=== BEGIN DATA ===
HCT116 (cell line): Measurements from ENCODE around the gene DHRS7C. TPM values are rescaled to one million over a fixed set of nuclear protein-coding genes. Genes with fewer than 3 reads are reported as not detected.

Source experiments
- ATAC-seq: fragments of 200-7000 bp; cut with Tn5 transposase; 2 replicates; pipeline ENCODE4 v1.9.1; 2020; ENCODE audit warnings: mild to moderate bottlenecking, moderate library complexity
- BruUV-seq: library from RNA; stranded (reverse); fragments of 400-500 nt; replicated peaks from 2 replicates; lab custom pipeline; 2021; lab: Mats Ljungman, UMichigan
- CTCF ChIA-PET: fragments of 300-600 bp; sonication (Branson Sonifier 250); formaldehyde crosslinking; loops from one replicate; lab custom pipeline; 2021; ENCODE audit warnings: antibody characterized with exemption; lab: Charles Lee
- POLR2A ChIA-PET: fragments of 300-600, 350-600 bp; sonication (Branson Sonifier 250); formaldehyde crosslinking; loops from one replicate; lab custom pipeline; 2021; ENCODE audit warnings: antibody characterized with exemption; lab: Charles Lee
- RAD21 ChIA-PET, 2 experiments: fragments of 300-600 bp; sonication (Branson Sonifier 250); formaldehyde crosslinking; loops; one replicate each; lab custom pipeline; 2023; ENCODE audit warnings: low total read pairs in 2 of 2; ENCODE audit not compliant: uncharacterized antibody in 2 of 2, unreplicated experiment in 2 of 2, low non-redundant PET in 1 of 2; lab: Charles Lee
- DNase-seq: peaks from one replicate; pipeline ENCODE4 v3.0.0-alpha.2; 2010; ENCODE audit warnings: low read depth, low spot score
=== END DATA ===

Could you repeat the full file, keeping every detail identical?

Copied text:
HCT116 (cell line): Measurements from ENCODE around the gene DHRS7C. TPM values are rescaled to one million over a fixed set of nuclear protein-coding genes. Genes with fewer than 3 reads are reported as not detected.

Source experiments
- ATAC-seq: fragments of 200-7000 bp; cut with Tn5 transposase; 2 replicates; pipeline ENCODE4 v1.9.1; 2020; ENCODE audit warnings: mild to moderate bottlenecking, moderate library complexity
- BruUV-seq: library from RNA; stranded (reverse); fragments of 400-500 nt; replicated peaks from 2 replicates; lab custom pipeline; 2021; lab: Mats Ljungman, UMichigan
- CTCF ChIA-PET: fragments of 300-600 bp; sonication (Branson Sonifier 250); formaldehyde crosslinking; loops from one replicate; lab custom pipeline; 2021; ENCODE audit warnings: antibody characterized with exemption; lab: Charles Lee
- POLR2A ChIA-PET: fragments of 300-600, 350-600 bp; sonication (Branson Sonifier 250); formaldehyde crosslinking; loops from one replicate; lab custom pipeline; 2021; ENCODE audit warnings: antibody characterized with exemption; lab: Charles Lee
- RAD21 ChIA-PET, 2 experiments: fragments of 300-600 bp; sonication (Branson Sonifier 250); formaldehyde crosslinking; loops; one replicate each; lab custom pipeline; 2023; ENCODE audit warnings: low total read pairs in 2 of 2; ENCODE audit not compliant: uncharacterized antibody in 2 of 2, unreplicated experiment in 2 of 2, low non-redundant PET in 1 of 2; lab: Charles Lee
- DNase-seq: peaks from one replicate; pipeline ENCODE4 v3.0.0-alpha.2; 2010; ENCODE audit warnings: low read depth, low spot score